A young guy and a young girl attend a high school football game. They both witness a classmate with disabilities getting sexually abused under the bleachers. They see each other and assume the other will get help. Neither of them do. They’re punished by having to work volunteer time / community service at a local school / community group for those with disabilities.
So what did I think? This is rather a difficult review for me to write, because it could very easily start to borderline on my thoughts being offensive. See, with books, I fall in love with them when they start to drag me into the story. When I become so involved with the book that I get a connection with the characters. For example, my current favourite novel of all time; Thirteen Reasons Why created such a connection that I had a desire to save a fictional character. That did not happen with A Step Towards Falling. Unfortunately I have to use words like boring and uninteresting. It was a novel that I struggled to keep turning pages with and to a degree, wanted to be over. So why was that my impression? For various reasons, one of them was the mix of characters.
Two’s a party, three’s a crowd.
Jennifer Niven had done a fantastic job with the writing of All The Bright Places. But she had a perspective from two characters. This novel had three, the lead male, the lead female and the girl whom suffered from a mental disability. Which meant the writing style for character three had to be done in a way that seemed less cohesive (probably the wrong word, I’m trying to say, basic) than the other main characters. I didn’t enjoy the switching round so much and felt it hard to bring myself into the story. There wasn’t enough going on either to keep me interested. It was slow paced and again, dull.
– Michael Topschij.
I think it’s fair for me to say that I am more than ready for bed. It’s been a long day. Waking up at 5 in the morning to then stand in line for hours for a very fully packed morning at Apple’s Worldwide Developers Conference 2017. This is the second year in a row for me to be attending and as always the lining up was a little brutal.
The keynote address was full of wonderful nerdy goodness. I work as a developer making apps/games for iPhone. We got to see some awesome changes and also some awesome (again) new stuff. A new iPad, a freaking wow space grey iMac that is one heck of a machine. Then finally a speaker that has Siri built in. Something heavily rumoured, but released to much excitement for all us fanboys sitting in the audience.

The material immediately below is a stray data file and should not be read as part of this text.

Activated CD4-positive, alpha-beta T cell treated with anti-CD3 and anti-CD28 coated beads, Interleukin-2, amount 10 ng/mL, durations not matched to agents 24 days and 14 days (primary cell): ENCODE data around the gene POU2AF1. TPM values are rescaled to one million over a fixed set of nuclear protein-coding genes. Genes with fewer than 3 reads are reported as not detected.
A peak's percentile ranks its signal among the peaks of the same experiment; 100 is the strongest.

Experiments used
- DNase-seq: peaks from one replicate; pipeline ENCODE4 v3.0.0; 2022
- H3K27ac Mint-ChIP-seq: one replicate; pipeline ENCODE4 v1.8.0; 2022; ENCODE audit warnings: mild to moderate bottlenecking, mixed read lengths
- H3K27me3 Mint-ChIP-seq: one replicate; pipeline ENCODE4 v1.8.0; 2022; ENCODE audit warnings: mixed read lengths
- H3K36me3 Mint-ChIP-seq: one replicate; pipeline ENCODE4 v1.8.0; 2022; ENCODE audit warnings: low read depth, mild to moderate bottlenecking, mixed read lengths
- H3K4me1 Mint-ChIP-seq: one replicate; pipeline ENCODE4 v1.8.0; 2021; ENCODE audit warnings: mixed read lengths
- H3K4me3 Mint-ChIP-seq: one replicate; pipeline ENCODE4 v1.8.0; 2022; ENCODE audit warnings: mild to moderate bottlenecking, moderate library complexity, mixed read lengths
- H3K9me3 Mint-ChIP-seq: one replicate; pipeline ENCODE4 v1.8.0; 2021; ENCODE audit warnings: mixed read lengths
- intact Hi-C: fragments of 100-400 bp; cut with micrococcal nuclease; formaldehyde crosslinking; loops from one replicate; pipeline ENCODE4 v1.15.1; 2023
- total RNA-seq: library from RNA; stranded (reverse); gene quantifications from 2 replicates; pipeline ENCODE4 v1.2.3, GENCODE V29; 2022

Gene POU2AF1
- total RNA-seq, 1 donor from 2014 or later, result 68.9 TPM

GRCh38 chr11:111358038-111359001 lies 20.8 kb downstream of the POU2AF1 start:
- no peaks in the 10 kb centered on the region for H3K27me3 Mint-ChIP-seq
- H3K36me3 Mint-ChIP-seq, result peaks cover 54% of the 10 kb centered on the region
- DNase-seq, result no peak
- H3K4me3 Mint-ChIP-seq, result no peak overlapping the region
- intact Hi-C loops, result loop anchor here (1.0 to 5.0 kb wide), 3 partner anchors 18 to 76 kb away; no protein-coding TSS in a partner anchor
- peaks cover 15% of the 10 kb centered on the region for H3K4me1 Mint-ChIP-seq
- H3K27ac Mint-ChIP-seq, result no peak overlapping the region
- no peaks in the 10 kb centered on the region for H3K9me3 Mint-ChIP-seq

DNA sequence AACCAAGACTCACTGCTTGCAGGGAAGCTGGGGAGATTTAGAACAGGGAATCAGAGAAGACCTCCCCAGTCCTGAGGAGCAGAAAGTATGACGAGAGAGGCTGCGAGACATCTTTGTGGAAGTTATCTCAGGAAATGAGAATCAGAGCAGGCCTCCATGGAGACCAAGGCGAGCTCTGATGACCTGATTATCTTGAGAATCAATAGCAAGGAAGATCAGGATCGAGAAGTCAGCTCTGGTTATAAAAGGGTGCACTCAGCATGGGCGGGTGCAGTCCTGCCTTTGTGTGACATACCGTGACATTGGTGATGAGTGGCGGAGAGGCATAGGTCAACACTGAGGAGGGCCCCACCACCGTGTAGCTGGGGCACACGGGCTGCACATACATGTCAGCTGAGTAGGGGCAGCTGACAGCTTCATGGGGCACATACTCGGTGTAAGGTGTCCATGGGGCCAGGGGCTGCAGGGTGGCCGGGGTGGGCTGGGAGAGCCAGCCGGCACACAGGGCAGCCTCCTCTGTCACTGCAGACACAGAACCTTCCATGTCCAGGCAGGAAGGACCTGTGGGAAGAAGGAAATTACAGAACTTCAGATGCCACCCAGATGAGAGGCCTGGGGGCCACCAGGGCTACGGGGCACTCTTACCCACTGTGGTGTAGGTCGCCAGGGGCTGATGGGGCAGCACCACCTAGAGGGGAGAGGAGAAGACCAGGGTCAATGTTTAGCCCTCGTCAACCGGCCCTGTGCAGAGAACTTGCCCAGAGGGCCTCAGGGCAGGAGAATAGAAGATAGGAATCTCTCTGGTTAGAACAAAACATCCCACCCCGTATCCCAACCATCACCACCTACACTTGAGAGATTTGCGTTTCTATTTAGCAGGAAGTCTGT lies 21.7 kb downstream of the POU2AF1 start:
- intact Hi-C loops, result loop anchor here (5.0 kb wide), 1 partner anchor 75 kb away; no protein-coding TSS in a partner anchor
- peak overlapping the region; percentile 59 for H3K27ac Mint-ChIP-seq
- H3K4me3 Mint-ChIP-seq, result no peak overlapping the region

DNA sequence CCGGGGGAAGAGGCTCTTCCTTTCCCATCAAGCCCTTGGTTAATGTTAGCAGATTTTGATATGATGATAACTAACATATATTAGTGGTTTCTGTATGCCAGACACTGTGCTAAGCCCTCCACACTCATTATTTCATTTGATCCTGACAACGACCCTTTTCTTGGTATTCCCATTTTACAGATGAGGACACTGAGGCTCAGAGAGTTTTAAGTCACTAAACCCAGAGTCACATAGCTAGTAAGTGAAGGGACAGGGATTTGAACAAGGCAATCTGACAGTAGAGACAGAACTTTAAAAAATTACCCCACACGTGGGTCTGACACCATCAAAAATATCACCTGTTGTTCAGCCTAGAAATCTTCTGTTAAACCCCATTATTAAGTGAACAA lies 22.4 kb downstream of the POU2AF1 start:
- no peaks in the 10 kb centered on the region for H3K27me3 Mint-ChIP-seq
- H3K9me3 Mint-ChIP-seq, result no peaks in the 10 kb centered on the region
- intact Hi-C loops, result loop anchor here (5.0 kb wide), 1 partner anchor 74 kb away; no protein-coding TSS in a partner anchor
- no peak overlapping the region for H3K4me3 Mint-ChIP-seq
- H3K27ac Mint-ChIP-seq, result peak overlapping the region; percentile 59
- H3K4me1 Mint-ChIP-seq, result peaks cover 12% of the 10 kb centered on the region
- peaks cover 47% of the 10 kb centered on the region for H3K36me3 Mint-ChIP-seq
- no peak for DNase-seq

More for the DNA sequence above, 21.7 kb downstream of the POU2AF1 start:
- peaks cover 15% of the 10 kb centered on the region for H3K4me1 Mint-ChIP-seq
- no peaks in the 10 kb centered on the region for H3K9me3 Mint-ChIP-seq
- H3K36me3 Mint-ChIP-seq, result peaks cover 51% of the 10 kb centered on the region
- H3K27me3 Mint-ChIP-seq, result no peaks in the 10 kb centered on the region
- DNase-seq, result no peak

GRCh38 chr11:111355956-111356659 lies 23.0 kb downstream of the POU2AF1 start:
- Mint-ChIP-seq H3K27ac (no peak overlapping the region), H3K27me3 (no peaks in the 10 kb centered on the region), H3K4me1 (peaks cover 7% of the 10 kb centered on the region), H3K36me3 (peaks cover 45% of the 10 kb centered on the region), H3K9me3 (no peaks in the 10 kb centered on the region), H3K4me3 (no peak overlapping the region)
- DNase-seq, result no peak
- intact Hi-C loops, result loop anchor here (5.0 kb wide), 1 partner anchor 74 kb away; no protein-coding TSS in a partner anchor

Coming up in the week there’s some more interesting and exciting events including a special talk with Michelle Obama. I’ll be attending that one, for sure.
– Michael Topschij.
It was a sunny Thursday morning. I was lining up, wait, no, I just walked in. October 4th was the set release date for Jennifer Niven’s latest masterpiece; Holding Up The Universe. On October 3rd I visited the New Zealand equivalent of Barnes & Noble after reading that they had stock already of the book. I walked in, ready to buy, the shop assistant went out back to get my copy, only to come back and tell me I couldn’t have it until tomorrow. So, I came back, and bought it on release day!
This book was everything I thought it was going to be and more. Jennifer has a writing style that she seem’s to enjoy using. The method of writing through the eyes of two different characters to portray the story. I’d been used to this after loving her first novel; All The Bright Places. The one comment I will make, there were no chapters, and no pages numbers! But as for the story itself, well… This novel brought us into the lives of Jack and Libby. Libby an overweight American girl who’s struggled with being fat for a very long time, so much to the point of obtaining the title “America’s Fattest Teen”. Jack, well, he just seemed to be the cool kid at high school. With one big secret, he cannon’t recognize people. He has a real life syndrome that prevents you from recognizing faces. I found it astounding how this works, the fact you can recognize objects and identify what they are but not people? Yet, it’s a real thing!